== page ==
This week's articles run the gamut of inbound marketing, with a bit of a focus on the importance of blogging for today's businesses. Read on for: quick-and-dirty (and free!) website analysis programs, the 10 best SEO blogs in the world, expert advice on why your business needs a blog (and why you need to update it on a regular basis), five tips to improve your email newsletter, and an in-depth look at the current and future state of news consumption (hint: it's all about social).
Happy Friday the 13th!
- Website Grader (for marketing performance)
- GTmetrix (for speed)
- Browser Shots (for browser compatibility)
Why should you care? According to Alex, "It's easy to quickly judge a website based on its design and write it off as either 'good' or a 'bad'. But there's a lot more behind-the-scenes information to consider when evaluating a website and how to improve it."
For more on each of these tools, see Alex's complete post.
Marketing takeaway: If you haven't analyzed your site's performance recently, use these tools to see if it's up to snuff. And if you know your site is rocking, why not run the URLs of your top competitors to see what you can learn from their tactics, and what shortcomings you might be able to capitalize on.
If you’re interested in learning more about SEO, this post is an excellent place to find top resources on the subject. Compiled by Rand Fishkin, this comprehensive list of blogs covering SEO also includes helpful information like the editorial focus and publishing frequency of each site.
What’s great is that in addition to the big guys, such as Search Engine Land and SEOBook, there are some lesser-known blogs in the list as well — like a great one I discovered through this post called Conversation Marketing.
The article also includes some of Rand’s personal strategies for organizing information, sifting through the daily news and “sorting the signal from the noise” with tools such as browser add-ons. Productivity tools for the win.
Blogging for Business
Mario Sundar pulls together several credible resources to make a strong case for blogging, and its benefits for individuals and businesses alike. According to Mario, in addition to solidifying existing relationships, a quality blog can serve as "a great repository of well indexed content on the web for future prospects to find you."
Included in his post is a short video in which Seth Godin and Tom Peters discuss the benefits they've personally experienced as long-time bloggers. Tom had the money quote, in my opinion, when he said, "No single thing in the last 15 years professionally has been more important in my life than blogging... It's the best damn marketing tool by an order of magnitude I've ever had."
Takeaway? If you don't have a blog... What the heck are you waiting for?
How important is it to keep a blog regularly updated? Justin Kownacki, a popular blogger with solid readership and reach, did an experiment to see what would happen if he spent three months blogging once per week, rather than five times per week. The results:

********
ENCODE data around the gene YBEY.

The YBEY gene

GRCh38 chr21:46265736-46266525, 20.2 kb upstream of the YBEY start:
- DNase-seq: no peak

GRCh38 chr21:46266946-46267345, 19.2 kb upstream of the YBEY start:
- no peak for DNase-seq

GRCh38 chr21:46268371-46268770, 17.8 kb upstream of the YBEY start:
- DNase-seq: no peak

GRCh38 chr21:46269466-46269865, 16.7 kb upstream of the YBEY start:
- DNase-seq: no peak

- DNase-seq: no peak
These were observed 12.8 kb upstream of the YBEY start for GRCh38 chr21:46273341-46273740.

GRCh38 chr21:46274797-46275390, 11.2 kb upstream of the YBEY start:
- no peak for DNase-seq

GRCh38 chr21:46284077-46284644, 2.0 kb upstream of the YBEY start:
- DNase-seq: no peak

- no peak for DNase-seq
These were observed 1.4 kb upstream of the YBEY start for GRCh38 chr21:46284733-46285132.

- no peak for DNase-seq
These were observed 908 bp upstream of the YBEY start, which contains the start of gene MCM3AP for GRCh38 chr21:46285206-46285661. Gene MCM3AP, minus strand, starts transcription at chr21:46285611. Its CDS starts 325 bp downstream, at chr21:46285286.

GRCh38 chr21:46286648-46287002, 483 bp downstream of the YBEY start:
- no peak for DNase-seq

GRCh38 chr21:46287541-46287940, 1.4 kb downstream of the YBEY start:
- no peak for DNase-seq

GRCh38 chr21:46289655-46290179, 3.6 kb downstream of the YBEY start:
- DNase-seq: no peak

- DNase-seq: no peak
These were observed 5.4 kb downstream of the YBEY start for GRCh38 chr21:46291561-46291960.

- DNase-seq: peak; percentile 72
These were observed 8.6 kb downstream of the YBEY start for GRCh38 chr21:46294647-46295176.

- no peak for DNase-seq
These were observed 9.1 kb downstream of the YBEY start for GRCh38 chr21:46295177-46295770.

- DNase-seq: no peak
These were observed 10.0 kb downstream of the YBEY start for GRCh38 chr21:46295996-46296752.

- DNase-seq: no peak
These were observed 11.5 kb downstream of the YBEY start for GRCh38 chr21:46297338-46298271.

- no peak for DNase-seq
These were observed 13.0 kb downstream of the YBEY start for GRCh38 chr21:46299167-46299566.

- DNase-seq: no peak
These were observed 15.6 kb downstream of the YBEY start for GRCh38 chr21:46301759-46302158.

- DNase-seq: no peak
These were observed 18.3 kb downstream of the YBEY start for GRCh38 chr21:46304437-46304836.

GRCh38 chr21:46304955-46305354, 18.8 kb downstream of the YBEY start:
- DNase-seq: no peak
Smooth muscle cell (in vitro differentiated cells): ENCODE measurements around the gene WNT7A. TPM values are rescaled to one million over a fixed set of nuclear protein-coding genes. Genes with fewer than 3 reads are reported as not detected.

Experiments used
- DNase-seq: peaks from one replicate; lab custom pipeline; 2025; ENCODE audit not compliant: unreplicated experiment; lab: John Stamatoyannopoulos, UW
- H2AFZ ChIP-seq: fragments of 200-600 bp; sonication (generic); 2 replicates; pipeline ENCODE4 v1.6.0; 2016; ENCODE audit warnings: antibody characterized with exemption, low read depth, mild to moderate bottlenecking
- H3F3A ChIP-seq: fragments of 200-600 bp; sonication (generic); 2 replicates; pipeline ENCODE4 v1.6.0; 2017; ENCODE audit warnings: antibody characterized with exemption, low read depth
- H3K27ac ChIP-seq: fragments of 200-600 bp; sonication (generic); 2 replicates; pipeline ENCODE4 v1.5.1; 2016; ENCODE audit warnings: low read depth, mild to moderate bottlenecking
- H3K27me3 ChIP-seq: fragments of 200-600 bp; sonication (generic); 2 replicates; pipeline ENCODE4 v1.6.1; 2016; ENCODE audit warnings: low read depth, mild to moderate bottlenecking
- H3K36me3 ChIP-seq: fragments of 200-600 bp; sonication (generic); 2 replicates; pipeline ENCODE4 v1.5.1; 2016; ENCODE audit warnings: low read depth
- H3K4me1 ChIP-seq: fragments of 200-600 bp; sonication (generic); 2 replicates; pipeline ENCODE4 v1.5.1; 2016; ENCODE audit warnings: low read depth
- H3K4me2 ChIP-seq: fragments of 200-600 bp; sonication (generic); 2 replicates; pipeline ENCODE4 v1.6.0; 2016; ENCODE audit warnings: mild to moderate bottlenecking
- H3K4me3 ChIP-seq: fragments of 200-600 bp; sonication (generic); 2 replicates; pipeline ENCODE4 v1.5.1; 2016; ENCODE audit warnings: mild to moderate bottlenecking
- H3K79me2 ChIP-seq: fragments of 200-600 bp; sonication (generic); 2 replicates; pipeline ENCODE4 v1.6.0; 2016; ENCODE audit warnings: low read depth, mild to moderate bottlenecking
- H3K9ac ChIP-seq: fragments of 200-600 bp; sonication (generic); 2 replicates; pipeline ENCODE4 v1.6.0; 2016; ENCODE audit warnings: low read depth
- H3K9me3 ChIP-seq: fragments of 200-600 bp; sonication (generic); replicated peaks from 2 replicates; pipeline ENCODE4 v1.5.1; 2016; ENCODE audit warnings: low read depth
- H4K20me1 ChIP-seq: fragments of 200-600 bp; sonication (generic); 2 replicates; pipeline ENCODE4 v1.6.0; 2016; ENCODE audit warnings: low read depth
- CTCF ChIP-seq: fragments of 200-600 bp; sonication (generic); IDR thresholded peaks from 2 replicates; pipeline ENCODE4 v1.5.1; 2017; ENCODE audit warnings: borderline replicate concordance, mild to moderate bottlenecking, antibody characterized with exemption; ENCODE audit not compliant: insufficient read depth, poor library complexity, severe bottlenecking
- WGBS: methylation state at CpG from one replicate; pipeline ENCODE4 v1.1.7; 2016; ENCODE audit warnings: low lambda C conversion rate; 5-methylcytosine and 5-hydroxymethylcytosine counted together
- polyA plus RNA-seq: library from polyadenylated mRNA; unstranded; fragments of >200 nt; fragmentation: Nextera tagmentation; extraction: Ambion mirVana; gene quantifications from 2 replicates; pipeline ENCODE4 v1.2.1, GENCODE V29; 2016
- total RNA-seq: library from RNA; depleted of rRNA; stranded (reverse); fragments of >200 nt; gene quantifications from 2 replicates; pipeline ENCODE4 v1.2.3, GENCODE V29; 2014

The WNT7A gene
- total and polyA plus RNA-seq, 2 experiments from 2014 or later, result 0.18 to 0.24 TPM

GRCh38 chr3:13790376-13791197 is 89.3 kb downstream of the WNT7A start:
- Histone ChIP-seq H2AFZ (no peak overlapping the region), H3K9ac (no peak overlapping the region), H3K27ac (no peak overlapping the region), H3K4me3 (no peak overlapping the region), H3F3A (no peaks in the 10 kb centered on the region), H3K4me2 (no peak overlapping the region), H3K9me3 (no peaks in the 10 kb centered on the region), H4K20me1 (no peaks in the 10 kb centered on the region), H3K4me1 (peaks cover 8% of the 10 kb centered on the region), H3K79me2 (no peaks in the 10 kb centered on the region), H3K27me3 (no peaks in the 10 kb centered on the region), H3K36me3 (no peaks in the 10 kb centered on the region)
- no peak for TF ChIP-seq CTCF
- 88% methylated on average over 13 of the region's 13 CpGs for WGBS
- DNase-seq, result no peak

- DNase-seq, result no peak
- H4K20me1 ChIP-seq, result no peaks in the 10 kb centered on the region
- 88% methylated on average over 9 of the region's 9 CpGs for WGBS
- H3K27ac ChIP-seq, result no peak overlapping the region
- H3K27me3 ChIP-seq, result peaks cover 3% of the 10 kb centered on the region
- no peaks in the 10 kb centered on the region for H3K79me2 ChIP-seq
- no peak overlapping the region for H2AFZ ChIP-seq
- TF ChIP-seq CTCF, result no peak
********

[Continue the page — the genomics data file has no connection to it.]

- According to Justin, his "site traffic dropped off a cliff."
- Counter to what he expected, the single post each week did not necessarily get a large amount of traffic.
- On the plus side, he was able to devote more "time for all the work [he] should be doing."
So, what can your business learn from Justin's experiment? Developing more content gives you more opportunities to strike a chord with your readers. Says Justin, "If you only blog once a week, your post has to be stellar, or else your blog becomes a dead zone for a week."
One thing to consider: if you’re blogging for your organization, share the responsibility by having multiple blog authors contribute (like we do here). Another tactic we’ve found useful is having blog editor.
Sean D'Souza takes a look at five of the most common mistakes businesses make with their email newsletters. To take a more positive spin on things, I'll turn each of Sean's no-nos into a to-do:
- Make your newsletter about your readers (not you). Offer helpful, interesting information.
- Use your voice. Make sure that your personality and excitement come through in your writing.
- Tell stories. People love stories.
- Give readers a clear call to action. Tell them what you want them to do.
- Develop, and adhere to, a publishing schedule.
For details on each of these, see Sean's complete post.
Vadim Lavrusik takes an in-depth look at how media consumption is changing due to social media.
People are getting their news in new, more social ways than in the past. Gone are the days when you'd sit down with the local paper — or even just read the New York Times or BBC News online for an hour and call it a day. Instead, people are developing personalized news streams, fed through RSS feeds and social networks.
Some media companies are taking advantage of this — for example, by sharing their articles on Facebook, or integrating Facebook plugins on their sites to offer the social element for readers. In addition, software such as Flipboard for the iPad is starting to offer more visual, personalized "social media magazines."
After covering the present state of news consumption, Vadim takes a look at what could be next. Imagine news recommendations, a la Amazon or Netflix, or even a Pandora-type application for news. The concept is, essentially, that if software can understand your interests, the potential for personalized news is endless.
What was your favorite marketing article of the week? Share it in the comments below, or tweet it to our attention at @PR2020.comments powered by Disqus